. 10 million children out of school
. 1.3 million impacted by attacks, abductions
The United Nations (UN), yesterday, warned that the rising incidence of kidnappings and banditry being experienced in Nigerian schools pose a great danger to the country’s future.
The UN Resident and Humanitarian Coordinator for Nigeria, Edward Kallon, raised the alarm in a statement on the 2021 International Day to Protect Education from Attack, commemorated every 9 September.
Kallon said: “Attacks on schools are direct attack on the future generation; it is traumatic for the children, undermines their individual dignity, and sometimes leads affected families to withdraw them from education entirely.”
He therefore urged governments at national and sub-national levels “to do more to protect schools from attack and to ensure that teaching and learning is safe and conducive in all schools in Nigeria.”
To underscore the urgency of the situation, Kallon said: “With over 10 million children already out of school, conflict has aggravated the situation and deeply affected education and the prospects of many young people, especially its most vulnerable ones.
“In the last academic year, it is estimated that 1.3 million children have been impacted by attacks or abductions at schools in Nigeria.
“Across the north-east region alone, over 600,000 children remain out of school, and some 1.1 million need educational support to stay in school. This has all been compounded by the setbacks due to the COVID-19 pandemic,” he added.
The UN chief further noted that, “Whenever teaching and learning is disrupted, the impact on human capital development is enormous as the recovery period is always tortuous and longer than the length of the initial disruption.”
Children are traumatised; parents are scared; teachers and school administrators are afraid; attacks on schools are gradually spreading to areas not known to insurgencies.
Experts believe that education, though number four on the list of the UN Sustainable Development Goals (SDGs), is central to the realisation of all the 16 other SDGs and their targets, as every single one involves some levels of learning.
For the benefit of doubt, the UN said: “Education enables upward socioeconomic mobility and is a key to escaping poverty. Over the past decade, major progress was made towards increasing access to education and school enrolment rates at all levels, particularly for girls.”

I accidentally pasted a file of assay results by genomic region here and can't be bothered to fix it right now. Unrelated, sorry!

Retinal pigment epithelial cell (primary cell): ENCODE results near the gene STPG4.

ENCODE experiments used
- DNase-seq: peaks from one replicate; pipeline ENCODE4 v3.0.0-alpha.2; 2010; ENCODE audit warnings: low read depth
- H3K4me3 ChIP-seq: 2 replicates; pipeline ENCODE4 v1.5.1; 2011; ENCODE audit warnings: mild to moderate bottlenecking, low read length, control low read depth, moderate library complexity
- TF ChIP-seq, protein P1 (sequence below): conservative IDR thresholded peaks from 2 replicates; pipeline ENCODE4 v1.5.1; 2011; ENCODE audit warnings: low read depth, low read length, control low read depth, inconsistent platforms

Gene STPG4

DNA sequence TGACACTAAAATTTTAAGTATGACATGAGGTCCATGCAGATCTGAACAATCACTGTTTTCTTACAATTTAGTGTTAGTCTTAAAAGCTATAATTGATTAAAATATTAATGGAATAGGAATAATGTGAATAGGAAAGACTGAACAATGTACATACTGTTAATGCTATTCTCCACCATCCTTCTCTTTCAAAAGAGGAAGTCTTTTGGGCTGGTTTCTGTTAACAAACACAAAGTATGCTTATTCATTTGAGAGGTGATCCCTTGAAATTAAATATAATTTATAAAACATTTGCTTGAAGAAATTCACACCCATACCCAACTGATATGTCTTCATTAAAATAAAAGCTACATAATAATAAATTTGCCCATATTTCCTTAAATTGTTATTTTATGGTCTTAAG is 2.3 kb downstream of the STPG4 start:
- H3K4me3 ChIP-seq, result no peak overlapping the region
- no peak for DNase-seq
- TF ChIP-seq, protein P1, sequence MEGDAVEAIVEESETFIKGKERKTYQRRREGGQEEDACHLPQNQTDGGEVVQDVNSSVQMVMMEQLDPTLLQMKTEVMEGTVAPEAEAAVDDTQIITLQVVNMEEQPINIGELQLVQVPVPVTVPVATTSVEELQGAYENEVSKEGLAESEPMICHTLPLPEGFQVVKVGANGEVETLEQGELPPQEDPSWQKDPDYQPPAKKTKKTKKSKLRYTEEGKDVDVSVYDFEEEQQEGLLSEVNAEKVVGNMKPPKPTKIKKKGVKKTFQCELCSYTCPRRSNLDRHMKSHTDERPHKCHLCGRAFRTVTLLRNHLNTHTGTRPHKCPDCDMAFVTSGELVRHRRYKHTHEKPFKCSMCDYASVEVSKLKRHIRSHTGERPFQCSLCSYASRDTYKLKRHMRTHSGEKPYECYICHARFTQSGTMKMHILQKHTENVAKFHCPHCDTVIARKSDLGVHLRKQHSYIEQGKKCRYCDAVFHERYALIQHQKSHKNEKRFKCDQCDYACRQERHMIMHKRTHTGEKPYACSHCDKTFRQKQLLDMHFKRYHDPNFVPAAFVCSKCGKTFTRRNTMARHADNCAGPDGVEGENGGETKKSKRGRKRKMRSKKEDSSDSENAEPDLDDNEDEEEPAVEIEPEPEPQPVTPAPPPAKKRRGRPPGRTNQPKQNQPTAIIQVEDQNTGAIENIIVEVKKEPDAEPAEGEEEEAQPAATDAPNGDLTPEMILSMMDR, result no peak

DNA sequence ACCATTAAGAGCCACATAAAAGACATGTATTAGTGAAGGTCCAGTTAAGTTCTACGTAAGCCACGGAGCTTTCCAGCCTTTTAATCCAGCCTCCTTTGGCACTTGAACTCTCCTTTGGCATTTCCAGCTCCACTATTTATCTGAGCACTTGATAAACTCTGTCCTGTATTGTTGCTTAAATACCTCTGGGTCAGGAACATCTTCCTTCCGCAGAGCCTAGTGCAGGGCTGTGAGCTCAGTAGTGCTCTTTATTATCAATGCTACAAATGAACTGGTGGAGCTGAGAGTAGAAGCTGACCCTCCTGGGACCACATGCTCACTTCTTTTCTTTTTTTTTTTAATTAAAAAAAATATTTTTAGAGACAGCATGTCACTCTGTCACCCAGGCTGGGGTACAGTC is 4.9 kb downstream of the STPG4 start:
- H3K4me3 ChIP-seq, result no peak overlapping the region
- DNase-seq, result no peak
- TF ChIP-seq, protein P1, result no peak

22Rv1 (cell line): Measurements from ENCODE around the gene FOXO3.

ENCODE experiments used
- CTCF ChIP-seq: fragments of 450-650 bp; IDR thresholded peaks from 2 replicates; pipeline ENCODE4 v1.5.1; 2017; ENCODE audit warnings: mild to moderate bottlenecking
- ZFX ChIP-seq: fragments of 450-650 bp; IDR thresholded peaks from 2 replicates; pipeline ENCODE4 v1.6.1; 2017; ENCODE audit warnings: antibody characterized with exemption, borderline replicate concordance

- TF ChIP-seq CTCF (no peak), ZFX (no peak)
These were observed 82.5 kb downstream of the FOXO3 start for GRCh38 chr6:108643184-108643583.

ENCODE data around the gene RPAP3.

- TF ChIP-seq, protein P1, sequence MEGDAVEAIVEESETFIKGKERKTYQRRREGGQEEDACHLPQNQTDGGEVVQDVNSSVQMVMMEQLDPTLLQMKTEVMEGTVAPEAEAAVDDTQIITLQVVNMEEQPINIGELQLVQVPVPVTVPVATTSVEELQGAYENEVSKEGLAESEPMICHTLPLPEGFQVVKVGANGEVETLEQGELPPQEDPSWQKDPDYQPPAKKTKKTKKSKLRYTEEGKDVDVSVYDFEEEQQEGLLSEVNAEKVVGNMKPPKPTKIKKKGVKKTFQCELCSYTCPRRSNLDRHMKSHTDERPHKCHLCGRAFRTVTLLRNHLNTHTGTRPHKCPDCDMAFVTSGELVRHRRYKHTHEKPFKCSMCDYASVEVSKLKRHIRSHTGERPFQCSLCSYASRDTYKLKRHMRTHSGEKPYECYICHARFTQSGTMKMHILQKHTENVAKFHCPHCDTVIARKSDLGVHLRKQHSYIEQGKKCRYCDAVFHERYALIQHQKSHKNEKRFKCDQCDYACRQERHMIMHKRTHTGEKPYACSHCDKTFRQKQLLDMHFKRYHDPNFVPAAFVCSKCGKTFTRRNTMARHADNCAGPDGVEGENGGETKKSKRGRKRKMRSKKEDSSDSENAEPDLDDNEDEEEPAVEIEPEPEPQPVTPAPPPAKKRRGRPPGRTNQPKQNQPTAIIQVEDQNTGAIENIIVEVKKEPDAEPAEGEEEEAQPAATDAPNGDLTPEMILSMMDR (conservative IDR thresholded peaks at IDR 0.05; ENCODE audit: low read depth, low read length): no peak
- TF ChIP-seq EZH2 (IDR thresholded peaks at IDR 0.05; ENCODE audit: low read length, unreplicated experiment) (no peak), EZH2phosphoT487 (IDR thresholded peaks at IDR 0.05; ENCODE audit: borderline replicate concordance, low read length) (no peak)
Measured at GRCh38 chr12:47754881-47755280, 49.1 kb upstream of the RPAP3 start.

It however regretted that “… more than half of all children and adolescents worldwide are not meeting minimum proficiency standards in reading and mathematics.”
The organisation on its global website, also said that by April 2020, close to 1.6 billion children and youth were out of school, while “nearly 369 million children who rely on school meals needed to look to other sources for daily nutrition.”
It attributed the development to the COVID-19 pandemic spread across the globe, which impacted more than 91 per cent of students worldwide, as a majority of countries announced the temporary closure of schools.
“Never before have so many children been out of school at the same time, disrupting learning and upending lives, especially the most vulnerable and marginalised. The global pandemic has far-reaching consequences that may jeopardize hard won gains made in improving global education,” it said.
In the case of Nigeria, Kallon said: “Children are traumatised; parents are scared; teachers and school administrators are afraid; attacks on schools are gradually spreading to areas not known to insurgencies.”
As a result, he charged the Federal Government to fully put into practice commitments made in 2019 during the first anniversary of the day, to review progress made in implementing safe schools under the declaration, and take decisive action to protect education from attack and give the children the chance to fulfil their promise.